Issue #2: Seabreeze, Ariel Baker-Gibbs

blkberry

Seabreeze

Seabreeze burned down last week.
Seabreeze is the summer resort on the island where my grandmother lives. Seabreeze is where my mother worked as a teenager and I was raised on a diet of stories about escapades there like how Auntie Ev made the best brownies and my mum dropped a gallon of milk in the kitchen and they ate four trays of jello by accident and they would finish work and jump right into the sea because unlike most places named Seabreeze, Seabreeze was on the sea, and it was breezy there.

Seabreeze was on Grassy Point, which was a point, and it was grassy there.
Seabreeze had pretty terrible food by the time we were old enough to want to go. So we didn’t, so we didn’t. And then it burned down.

Our biffy is built with wood from the Baileys’ barn.
Our biffy is what normal people call an outhouse. There is a reason for this that is not a reason. Biffy is short for bivouac and bivouac is the fancy British military term for a resting place. Many people have rested in our biffy, but not permanently.
There is a sign inside that reads, “A Guide for a Baker Better Biffy!” Advice includes the notice of a bucket of peat moss and concerns about usage of toilet paper.
The biffy is built with wood from the Baileys’ barn.
The Baileys’ barn was next to my mother’s childhood home.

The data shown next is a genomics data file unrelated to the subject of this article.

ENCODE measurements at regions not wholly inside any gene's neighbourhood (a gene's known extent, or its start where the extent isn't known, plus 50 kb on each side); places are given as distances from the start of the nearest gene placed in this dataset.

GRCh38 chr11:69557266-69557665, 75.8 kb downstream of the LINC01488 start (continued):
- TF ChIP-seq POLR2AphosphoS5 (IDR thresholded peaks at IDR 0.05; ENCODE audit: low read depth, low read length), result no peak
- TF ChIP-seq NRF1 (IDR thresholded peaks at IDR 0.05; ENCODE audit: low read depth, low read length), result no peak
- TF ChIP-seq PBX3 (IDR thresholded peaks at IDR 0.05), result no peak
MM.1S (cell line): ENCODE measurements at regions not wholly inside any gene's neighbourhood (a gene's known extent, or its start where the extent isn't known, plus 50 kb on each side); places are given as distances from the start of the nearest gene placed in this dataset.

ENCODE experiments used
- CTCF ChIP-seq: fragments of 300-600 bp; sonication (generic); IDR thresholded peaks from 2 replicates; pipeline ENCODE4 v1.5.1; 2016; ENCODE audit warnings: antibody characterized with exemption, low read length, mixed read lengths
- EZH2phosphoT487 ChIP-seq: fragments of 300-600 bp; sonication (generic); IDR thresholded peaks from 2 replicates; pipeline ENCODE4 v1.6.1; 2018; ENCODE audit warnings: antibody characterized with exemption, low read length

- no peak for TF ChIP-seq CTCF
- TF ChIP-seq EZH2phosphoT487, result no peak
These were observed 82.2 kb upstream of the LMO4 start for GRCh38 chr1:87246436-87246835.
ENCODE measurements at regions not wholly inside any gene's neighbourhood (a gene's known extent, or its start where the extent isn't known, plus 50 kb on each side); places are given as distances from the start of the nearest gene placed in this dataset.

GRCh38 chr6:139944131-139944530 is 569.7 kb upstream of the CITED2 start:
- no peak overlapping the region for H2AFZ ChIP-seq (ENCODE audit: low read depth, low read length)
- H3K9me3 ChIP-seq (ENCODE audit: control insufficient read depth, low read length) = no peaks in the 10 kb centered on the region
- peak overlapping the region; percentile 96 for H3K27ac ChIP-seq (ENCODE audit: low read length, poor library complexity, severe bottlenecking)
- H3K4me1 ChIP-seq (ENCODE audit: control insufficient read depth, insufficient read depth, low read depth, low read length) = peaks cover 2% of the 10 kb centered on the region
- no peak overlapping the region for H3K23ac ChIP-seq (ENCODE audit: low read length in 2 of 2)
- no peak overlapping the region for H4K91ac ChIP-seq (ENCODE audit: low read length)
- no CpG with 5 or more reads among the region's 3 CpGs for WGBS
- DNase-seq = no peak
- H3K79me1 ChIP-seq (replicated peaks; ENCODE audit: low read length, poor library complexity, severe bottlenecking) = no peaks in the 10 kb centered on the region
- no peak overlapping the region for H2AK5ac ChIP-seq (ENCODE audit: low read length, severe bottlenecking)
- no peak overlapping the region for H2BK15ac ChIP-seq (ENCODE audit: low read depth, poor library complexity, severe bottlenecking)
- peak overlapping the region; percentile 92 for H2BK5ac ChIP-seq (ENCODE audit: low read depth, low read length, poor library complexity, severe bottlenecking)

I remember Mrs. Bailey. She smelled like old people and musty, yellow cardigans and the cool linoleum on a hot day. The wood is from their barn that fell down. Twenty­five years ago, we drove flapping pieces of plywood for six hours across three islands, and then we dug the hole and erected a house around it and put in a toilet seat, and then we rested.

That is how our biffy was made.

We have many mugs. They are all made by potters.
Some of them wear long flowing garments with sequins. Others wear jeans with holes and have clay smeared on their faces and up to their elbows. Some of their pottery is not that great. It is sometimes clumpy or badly glazed or lopsided.
But some of them are world famous. One especially for his adoption of raku glazing, a Japanese wood firing using salt to dapple his glaze, and golden and crystal sweeps of the brush and the deepest blues and greens and blacks.

These mugs are expensive, and every one is as rich and precious as a ripe blackberry that we reach through the thorny bushes to pluck, away from the sun’s adoration, for our own.

We use them tenderly, choosing our vessel from the vast array every time. And one day, one will knock against the table just a little too hard or jitter too close to the edge of the wood stove, and it will fall onto the floor and it will break into puzzle pieces that will never fit back together.

And we will cry as though we have lost a piece of ourselves; we will hold the luminous shards in our hands and try to hold them back in place as though they are jewels. As though they are no less sweet and tart as they were when we laboured to choose them from the brambles.

As though they were never going to rot.

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